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Publisher : Elsevier - Science Direct (الزویر - ساینس دایرکت)
Journal : European Economic Review, Volume 60, May 2013, Pages 170–188
This paper provides the first microeconomic cross-country analysis of the effects of foreign ownership on wages, employment and worker turnover rates. Using firm-level and linked worker-firm data, we apply a standardised methodology for three developed (Germany, Portugal, UK) and two emerging economies (Brazil, Indonesia). We find that wage effects are larger in developing countries, and that for each country the largest effect on wages comes from workers who move from domestic to foreign firms. Employment growth after foreign takeover is concentrated in high-skill jobs. In contrast to widespread fears, there is no evidence that wage gains come at the expense of greater job insecurity; separation rates actually fall slightly after takeover. We conclude that the positive effect of foreign ownership on wages is not primarily driven by its impact on incumbent wages, but by its impact on the creation of high-wage jobs.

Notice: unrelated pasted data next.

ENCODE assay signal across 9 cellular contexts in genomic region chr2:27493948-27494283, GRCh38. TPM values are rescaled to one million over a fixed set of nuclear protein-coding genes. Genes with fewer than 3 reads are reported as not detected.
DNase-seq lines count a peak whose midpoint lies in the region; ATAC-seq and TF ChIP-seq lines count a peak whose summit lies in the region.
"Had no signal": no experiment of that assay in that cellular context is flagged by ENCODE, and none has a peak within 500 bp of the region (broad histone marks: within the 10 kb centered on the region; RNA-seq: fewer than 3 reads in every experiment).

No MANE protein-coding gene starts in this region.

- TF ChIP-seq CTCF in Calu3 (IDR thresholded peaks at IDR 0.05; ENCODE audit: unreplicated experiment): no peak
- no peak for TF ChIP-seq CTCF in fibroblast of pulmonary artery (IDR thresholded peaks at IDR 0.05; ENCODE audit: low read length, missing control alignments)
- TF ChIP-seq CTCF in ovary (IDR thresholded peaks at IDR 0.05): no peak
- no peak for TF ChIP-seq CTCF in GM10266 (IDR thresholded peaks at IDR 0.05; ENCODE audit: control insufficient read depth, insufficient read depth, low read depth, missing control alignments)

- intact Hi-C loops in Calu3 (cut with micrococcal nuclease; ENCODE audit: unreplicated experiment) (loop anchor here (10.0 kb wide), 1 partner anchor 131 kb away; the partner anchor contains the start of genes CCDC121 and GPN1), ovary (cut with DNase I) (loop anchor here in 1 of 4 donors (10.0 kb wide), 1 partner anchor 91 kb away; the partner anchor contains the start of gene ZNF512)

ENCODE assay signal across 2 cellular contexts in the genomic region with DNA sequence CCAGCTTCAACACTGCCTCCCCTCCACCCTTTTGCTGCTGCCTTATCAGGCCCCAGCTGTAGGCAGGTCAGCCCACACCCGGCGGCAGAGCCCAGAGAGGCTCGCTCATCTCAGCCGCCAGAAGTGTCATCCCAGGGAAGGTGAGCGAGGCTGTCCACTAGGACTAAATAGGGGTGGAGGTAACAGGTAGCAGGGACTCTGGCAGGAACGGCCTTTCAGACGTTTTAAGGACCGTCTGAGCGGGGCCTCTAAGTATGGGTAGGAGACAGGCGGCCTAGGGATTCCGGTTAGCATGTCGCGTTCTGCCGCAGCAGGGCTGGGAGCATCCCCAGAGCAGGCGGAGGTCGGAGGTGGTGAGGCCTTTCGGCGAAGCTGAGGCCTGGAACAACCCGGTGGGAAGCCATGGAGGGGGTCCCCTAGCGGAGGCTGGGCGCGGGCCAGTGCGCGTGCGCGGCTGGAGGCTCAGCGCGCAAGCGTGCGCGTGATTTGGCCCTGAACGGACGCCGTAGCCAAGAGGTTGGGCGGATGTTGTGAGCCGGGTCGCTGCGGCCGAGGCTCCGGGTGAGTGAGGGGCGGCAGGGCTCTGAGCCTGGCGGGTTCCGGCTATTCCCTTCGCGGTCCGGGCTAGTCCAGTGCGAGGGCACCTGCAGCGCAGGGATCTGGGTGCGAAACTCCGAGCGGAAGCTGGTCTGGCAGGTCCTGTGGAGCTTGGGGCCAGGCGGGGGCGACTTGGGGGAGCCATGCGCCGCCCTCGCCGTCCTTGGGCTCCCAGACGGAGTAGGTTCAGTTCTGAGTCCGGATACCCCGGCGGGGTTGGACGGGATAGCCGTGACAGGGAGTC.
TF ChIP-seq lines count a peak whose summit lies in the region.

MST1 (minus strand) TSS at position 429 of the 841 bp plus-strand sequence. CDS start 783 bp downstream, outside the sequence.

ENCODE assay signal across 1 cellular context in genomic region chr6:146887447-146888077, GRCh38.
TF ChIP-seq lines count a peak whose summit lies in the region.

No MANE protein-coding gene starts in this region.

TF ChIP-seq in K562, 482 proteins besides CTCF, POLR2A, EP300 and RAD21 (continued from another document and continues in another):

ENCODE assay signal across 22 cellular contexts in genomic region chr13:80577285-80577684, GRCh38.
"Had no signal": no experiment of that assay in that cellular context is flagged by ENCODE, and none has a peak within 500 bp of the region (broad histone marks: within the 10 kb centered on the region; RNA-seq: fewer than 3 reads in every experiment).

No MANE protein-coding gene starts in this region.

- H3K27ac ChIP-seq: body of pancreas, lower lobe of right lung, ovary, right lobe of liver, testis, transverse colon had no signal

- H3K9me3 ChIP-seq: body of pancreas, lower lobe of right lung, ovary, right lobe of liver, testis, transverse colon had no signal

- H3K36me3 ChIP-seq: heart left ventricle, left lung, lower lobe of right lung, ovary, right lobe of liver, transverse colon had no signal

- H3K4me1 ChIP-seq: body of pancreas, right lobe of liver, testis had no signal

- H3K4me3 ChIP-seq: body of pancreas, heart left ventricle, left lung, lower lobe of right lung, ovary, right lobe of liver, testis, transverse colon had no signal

Multinational enterprises have become key drivers of the world economy. The share of FDI in world GDP has more than tripled since the 1980s. The share of FDI to and from non-OECD countries has also increased substantially, particularly since the 1990s. And in many developing countries FDI now represents the main source of external finance. Policy makers have generally welcomed these trends, emphasizing the potential benefits that FDI may bring to the host country. Since multinational enterprises (MNEs) are thought to have superior management or production techniques (or some other sort of “firm-specific asset”) to be able to effectively compete with local firms in foreign markets, this operational advantage may also benefit workers who are employed in the foreign affiliates of MNEs, or may spillover to the wider economy in which the foreign affiliate operates. However, the increased importance of MNEs in the world economy and in emerging markets in particular has also raised social concerns. The way one evaluates the social impact of MNEs depends crucially on the normative standard that is used (OECD, 2008). Based on a home-country standard — which involves comparing working conditions in the host country with those in the home country — MNEs that have exploited international differences in labour costs by relocating some of their activities abroad have sometimes been accused of practising unfair competition. It is argued that foreign workers are not given their ‘just’ reward and, as a result, workers in the home country have to withstand unfair competition based on excessively low pay. While such an argument may have a place in the debate on the social impact of outward investment at home, it is potentially counterproductive in the context of the debate on the social impact of inward investment in the host country. Alternatively, one may evaluate the social behaviour of MNEs by comparing working conditions against a set of universal standards such as those enshrined in the ILO's core labour standards. Since in many low-income countries labour standards are not effectively enforced, human right activists have demanded that accountability mechanisms be put in place to ensure that core labour standards are respected throughout the operations of MNEs. While this is an interesting issue to look at, systematic information on compliance levels of MNEs to core labour standards is lacking. This paper assesses the way MNEs treat their workers in their foreign operations using a local standard that involves comparing working conditions in the foreign affiliates of MNEs with those in comparable domestic firms. The difference may be interpreted as the social impact of MNEs in the host country. This allows one to simultaneously analyse the potential positive benefits emphasised by policy makers as well as social concerns over the tendency of MNEs to use their bargaining power to force workers into sub-standard working conditions. Moreover, Porter and Kramer (2006) argue that the actual social impact also represents the appropriate benchmark to evaluate the corporate social responsibility of MNEs rather than, more narrowly, the extent to which corporate reputations for responsible business conduct are harnessed and stakeholder expectations satisfied.1 This notion is also reflected in major multilateral initiatives to promote responsible business conduct such as the ILO's Tripartite Declaration of Principles Concerning Multinational Enterprises and Social Policy (ILO, 2000) and the OECD's Guidelines for Multinational Enterprises (OECD, 2011). They both recommend MNEs to observe standards of employment no worse than those observed by similar employers in the host country. This paper thus seeks to address the question whether it is better to work for a multinational or a national firm. The paper does not consider the indirect social impact that MNEs may have on their environment, although this may be important as well.2 A large literature already exists that analyses differences in pay between foreign and domestic firms, so-called ‘foreign wage premia’. The literature has largely focused on differences between foreign and domestic firms rather than multinational and national firms as it is typically not possible to identify domestic MNEs with the available data. The same approach will be used in the present paper. Most of the previous evidence is based on firm-level data. Until recently, there was a consensus that foreign firms pay higher wages than their domestic counterparts and that foreign wage premia tend to be higher in less developed countries (e.g. Girma and Görg, 2007, Lipsey and Sjöholm, 2006 and Moran, 2006). However, with the increasing availability of linked employer–employee data (LEED) this consensus has been challenged (e.g. Martins, 2004, Heyman et al., 2007 and Andrews et al., 2010). These authors all find that after controlling for worker and firm characteristics, wage effects become much smaller, and in some cases disappear altogether or even become negative. This seems to be because foreign-owned firms select on worker quality: workers in foreign-owned firms would have earned more even if they had worked for domestically-owned firms. However, the implications of these recent studies for the conventional wisdom are not well understood. In part, this is because the results are qualitatively mixed. Why do some studies find small positive effects, and other insignificant or even negative effects? Does this reflect differences in the econometric methodology (and particularly the use of different controls), differences in country characteristics or differences in the nature of FDI? Another reason why the implications are difficult to gauge is that these recent studies are all limited to European countries, while the effects are generally believed to be much more important in developing countries (e.g. Moran, 2006). As a result, it is an open question what the effect of controlling for firm and worker selection would be for the estimation of foreign wage premia in developing countries. This paper analyses the role of foreign ownership for wages, worker turnover and employment by focusing on changes in ownership status as a result of cross-border acquisitions or worker movements. In order to overcome the problem of selection bias that is associated with the non-random nature of firm acquisitions and worker movements the study makes use of propensity score matching in combination with difference-in-differences methods.3 In doing so, the paper makes three key contributions. First, we replicate the consensus in the empirical literature by applying a standardised methodology to firm-level data for three developed (Germany, Portugal and the UK) and two emerging economies (Brazil and Indonesia). Consistent with the conventional wisdom, the results indicate that foreign-owned firms offer substantially higher average wages than domestic firms and that this difference is particularly important in emerging economies. Second, we further show that large wage effects tend to be associated with significant scale effects in terms of employment and no, or small, reductions in worker turnover. This suggests that the bulk of the wage difference is likely to be associated with increases in hiring of relatively skilled or at least highly-paid workers. It also provides some evidence in favour of theoretical models that suggest MNEs are more likely to pay efficiency wages. Third, we provide internationally comparable evidence on the role of foreign ownership for average wages that controls for worker selection using worker-level data for Brazil, Germany, Portugal and the United Kingdom.4 The results indicate that the positive wage effects of foreign takeovers are substantially smaller when controlling for changes in the composition of the workforce, although they tend to remain positive. Moreover, the wage effects associated with worker movements from domestic to foreign-owned firms are potentially important, particularly in emerging economies. The remainder of the paper is structured as follows. Section 2 discusses under what circumstances foreign-owned firms may have incentives to offer different wages and better working conditions to similar workers doing similar jobs in domestic firms. Section 3 discusses the empirical literature on the effects of foreign ownership on wages and working conditions. Section 4 describes the various data sources used and their comparability across countries. Section 5 presents the econometric methodology and Section 6 presents the results. The final section provides some concluding remarks.